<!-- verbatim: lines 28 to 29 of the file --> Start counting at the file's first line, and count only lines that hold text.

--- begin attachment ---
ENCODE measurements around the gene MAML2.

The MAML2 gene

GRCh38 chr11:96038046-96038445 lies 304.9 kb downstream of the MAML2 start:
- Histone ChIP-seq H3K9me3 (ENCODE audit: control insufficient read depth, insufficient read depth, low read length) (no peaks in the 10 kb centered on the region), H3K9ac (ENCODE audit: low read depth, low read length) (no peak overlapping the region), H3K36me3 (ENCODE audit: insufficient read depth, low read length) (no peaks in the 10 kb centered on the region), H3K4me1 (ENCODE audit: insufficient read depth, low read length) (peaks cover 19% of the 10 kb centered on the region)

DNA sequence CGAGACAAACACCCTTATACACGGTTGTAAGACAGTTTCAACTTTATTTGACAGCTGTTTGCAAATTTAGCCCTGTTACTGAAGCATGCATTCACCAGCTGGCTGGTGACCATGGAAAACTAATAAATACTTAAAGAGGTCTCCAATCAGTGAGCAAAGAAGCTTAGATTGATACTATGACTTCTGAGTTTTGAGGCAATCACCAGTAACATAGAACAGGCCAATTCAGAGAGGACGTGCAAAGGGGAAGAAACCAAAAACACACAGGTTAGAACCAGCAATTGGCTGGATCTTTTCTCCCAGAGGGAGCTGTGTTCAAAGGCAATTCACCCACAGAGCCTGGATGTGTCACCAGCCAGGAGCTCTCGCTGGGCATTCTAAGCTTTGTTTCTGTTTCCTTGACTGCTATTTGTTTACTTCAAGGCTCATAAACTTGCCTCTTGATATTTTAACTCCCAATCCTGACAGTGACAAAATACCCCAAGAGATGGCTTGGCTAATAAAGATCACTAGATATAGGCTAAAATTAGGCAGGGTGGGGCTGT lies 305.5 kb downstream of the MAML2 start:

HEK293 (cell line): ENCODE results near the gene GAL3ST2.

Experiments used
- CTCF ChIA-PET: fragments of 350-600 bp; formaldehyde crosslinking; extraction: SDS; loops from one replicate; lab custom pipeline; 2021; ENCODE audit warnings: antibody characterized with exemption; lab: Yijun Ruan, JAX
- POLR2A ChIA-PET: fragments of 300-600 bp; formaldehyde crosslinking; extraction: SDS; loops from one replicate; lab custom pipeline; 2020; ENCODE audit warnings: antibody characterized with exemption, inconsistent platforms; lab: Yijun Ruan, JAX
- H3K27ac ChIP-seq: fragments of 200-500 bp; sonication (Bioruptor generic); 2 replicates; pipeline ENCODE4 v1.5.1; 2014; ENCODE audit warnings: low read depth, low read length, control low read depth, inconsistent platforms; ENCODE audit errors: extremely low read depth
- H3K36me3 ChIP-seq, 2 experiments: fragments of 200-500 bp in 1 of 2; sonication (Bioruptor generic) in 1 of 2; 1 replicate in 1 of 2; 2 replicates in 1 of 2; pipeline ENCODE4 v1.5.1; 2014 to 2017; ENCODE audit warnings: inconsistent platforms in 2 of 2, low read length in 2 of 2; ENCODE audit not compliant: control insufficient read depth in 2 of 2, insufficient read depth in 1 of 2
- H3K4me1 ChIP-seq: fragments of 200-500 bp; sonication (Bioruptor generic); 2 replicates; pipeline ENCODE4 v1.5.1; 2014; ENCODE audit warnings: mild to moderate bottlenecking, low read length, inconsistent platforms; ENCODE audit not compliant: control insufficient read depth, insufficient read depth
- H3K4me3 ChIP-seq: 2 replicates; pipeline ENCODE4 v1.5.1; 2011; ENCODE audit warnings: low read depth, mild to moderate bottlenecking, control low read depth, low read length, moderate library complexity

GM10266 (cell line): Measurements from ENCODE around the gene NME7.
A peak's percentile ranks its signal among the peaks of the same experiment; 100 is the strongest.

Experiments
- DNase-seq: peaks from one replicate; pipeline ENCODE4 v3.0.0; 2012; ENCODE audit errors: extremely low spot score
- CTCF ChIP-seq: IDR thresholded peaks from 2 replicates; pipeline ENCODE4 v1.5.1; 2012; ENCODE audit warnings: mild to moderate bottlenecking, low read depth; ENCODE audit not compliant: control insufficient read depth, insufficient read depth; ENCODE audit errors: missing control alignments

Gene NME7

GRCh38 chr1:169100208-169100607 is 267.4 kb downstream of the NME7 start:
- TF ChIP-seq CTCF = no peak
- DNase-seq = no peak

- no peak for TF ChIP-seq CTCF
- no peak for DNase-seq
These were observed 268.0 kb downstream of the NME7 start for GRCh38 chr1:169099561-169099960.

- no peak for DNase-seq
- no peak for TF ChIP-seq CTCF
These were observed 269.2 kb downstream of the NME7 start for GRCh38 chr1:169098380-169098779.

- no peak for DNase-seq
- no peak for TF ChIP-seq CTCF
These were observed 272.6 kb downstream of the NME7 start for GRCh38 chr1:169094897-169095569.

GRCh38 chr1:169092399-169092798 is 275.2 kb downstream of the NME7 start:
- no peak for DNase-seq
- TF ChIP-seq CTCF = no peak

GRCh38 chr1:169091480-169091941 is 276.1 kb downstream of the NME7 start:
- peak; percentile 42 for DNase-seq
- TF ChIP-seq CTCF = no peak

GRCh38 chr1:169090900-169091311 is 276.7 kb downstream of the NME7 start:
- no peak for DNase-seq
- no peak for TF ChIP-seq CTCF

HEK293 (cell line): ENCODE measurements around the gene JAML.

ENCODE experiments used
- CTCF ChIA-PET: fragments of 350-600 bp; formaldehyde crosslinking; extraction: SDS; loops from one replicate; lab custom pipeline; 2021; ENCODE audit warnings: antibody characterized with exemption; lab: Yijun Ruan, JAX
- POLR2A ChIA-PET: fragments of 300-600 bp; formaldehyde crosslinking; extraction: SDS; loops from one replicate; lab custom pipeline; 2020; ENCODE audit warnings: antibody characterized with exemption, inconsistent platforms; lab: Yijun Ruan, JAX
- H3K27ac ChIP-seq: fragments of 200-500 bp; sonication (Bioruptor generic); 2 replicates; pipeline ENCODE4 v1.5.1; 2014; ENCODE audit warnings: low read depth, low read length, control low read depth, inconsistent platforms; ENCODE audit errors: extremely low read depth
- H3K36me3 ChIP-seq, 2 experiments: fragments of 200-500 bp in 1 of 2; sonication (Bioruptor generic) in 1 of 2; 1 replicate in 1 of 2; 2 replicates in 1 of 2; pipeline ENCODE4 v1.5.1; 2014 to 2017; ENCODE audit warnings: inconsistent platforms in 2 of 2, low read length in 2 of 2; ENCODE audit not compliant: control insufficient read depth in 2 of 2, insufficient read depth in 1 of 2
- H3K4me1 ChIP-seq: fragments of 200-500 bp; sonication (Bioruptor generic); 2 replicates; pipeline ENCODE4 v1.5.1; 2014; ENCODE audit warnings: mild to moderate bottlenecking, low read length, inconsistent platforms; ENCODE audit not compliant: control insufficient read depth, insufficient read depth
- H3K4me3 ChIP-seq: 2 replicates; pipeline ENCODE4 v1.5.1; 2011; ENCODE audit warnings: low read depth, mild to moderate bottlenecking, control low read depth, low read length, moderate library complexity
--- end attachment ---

These were observed 269.2 kb downstream of the NME7 start for GRCh38 chr1:169098380-169098779.

- no peak for DNase-seq